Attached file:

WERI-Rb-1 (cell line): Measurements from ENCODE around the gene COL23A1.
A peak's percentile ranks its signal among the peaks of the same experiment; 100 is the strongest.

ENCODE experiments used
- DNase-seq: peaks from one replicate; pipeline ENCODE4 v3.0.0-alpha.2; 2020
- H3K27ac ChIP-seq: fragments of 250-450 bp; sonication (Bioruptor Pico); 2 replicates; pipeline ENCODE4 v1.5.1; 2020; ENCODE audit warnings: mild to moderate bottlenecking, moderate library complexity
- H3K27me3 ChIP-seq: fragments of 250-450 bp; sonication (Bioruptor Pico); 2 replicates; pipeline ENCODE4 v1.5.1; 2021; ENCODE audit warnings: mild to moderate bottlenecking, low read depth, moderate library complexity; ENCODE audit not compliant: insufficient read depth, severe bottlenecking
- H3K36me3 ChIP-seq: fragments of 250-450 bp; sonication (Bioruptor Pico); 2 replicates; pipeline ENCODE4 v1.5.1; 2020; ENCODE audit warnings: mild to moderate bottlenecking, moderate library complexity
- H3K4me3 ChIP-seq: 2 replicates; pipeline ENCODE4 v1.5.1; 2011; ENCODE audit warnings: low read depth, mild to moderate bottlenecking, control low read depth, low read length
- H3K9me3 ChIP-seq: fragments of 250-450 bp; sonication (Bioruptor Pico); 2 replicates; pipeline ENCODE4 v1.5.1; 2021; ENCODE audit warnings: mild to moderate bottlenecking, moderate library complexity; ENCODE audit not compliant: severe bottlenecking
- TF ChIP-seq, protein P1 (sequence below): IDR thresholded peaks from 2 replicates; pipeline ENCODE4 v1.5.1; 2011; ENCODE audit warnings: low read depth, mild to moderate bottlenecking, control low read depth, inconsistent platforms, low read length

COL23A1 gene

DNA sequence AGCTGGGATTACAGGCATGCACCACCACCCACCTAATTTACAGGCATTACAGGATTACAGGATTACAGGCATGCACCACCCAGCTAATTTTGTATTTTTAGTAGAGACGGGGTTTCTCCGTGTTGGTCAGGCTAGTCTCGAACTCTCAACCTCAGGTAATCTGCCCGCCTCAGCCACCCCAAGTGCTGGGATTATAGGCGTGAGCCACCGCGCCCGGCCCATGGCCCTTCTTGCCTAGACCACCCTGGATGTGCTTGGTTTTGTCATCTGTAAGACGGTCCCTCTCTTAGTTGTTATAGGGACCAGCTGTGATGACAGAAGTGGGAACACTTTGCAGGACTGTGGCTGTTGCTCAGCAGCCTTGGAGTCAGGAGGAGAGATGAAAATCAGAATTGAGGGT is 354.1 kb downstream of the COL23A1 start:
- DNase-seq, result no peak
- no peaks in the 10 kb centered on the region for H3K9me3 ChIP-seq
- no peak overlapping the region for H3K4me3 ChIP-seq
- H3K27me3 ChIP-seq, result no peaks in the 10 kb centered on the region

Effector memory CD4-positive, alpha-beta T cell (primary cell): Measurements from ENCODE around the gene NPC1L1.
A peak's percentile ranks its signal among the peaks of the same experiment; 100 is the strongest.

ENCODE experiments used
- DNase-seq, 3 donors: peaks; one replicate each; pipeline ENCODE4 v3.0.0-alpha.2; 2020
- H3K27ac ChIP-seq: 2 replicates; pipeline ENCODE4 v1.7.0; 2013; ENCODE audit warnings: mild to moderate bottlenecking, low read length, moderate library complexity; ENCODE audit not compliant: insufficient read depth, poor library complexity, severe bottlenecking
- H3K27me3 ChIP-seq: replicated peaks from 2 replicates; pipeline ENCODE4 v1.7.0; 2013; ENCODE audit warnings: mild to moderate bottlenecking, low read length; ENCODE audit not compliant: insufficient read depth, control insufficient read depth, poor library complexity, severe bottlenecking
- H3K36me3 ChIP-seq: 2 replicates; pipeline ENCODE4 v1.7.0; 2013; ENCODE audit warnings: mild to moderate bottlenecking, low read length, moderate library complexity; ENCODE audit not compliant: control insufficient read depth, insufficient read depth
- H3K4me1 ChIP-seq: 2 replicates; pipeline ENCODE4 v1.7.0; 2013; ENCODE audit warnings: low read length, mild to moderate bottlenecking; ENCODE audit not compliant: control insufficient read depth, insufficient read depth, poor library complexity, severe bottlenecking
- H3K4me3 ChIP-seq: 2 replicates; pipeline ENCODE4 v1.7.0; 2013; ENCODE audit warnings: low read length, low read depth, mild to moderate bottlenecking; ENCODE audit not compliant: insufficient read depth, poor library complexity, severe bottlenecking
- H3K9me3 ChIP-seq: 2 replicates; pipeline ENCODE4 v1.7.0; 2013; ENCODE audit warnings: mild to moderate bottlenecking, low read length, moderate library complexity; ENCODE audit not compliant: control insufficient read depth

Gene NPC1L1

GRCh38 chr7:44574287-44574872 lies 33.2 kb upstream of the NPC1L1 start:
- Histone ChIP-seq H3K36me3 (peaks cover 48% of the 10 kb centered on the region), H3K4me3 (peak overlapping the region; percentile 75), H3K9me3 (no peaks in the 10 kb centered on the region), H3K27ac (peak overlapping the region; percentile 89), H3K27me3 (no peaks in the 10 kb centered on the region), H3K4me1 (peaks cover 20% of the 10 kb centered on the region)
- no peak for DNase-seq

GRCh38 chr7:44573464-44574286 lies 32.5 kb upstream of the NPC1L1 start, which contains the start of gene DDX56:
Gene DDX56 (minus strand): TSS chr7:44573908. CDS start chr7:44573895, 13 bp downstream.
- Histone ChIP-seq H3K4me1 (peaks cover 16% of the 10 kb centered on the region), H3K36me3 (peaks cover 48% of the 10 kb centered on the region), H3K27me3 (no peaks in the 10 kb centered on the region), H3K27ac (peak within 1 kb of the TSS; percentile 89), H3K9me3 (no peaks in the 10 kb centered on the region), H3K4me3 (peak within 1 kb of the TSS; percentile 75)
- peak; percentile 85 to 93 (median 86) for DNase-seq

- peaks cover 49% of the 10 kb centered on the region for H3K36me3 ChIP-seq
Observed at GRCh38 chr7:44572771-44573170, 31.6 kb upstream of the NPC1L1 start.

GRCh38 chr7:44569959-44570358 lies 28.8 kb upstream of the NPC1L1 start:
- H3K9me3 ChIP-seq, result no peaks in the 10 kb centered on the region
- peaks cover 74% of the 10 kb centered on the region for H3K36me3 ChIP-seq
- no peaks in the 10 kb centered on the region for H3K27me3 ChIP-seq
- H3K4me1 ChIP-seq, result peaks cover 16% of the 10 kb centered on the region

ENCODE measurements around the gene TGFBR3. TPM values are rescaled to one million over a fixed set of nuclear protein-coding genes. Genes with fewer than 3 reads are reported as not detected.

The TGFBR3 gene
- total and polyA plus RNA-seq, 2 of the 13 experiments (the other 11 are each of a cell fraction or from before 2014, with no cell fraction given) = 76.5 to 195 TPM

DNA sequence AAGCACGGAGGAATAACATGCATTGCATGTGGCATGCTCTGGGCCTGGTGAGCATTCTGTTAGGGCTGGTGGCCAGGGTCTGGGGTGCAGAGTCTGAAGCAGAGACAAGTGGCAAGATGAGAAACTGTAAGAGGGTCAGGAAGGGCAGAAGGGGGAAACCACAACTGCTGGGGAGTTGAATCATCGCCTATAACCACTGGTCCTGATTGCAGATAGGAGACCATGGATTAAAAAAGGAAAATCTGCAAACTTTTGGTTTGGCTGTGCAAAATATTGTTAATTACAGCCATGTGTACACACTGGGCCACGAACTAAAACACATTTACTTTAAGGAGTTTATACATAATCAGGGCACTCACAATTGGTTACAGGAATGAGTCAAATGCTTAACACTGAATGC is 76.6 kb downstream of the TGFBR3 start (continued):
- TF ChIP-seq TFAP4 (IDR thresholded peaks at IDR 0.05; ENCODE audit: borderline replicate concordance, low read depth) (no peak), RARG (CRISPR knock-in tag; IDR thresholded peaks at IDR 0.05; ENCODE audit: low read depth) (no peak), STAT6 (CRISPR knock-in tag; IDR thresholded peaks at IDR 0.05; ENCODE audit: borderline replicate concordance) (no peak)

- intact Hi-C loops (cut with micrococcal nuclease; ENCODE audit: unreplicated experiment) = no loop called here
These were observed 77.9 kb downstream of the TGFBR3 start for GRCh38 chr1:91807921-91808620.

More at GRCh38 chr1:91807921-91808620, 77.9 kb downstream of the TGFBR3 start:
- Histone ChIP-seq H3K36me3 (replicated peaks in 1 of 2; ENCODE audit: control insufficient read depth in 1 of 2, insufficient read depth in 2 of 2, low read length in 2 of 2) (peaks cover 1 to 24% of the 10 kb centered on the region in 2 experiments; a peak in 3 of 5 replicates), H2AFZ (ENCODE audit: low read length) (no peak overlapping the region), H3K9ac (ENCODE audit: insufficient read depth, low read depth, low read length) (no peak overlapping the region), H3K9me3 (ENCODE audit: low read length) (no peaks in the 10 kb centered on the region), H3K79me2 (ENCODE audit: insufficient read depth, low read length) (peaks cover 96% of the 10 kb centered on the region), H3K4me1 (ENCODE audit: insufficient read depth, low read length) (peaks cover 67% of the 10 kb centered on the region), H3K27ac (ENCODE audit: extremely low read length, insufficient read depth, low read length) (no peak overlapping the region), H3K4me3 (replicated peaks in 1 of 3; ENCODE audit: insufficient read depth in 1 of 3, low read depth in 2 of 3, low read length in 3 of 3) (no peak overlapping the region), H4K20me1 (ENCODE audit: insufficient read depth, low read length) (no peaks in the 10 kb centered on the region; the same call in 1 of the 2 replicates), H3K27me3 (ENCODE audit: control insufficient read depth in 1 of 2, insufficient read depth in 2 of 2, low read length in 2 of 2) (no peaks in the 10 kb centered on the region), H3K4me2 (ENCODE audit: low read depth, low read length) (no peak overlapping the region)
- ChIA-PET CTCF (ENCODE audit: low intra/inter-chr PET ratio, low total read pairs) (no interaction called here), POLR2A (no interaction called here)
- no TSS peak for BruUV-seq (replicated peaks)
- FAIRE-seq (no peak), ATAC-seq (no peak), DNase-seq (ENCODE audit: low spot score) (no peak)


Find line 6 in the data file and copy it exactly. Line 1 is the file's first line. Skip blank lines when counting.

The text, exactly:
- H3K27me3 ChIP-seq: fragments of 250-450 bp; sonication (Bioruptor Pico); 2 replicates; pipeline ENCODE4 v1.5.1; 2021; ENCODE audit warnings: mild to moderate bottlenecking, low read depth, moderate library complexity; ENCODE audit not compliant: insufficient read depth, severe bottlenecking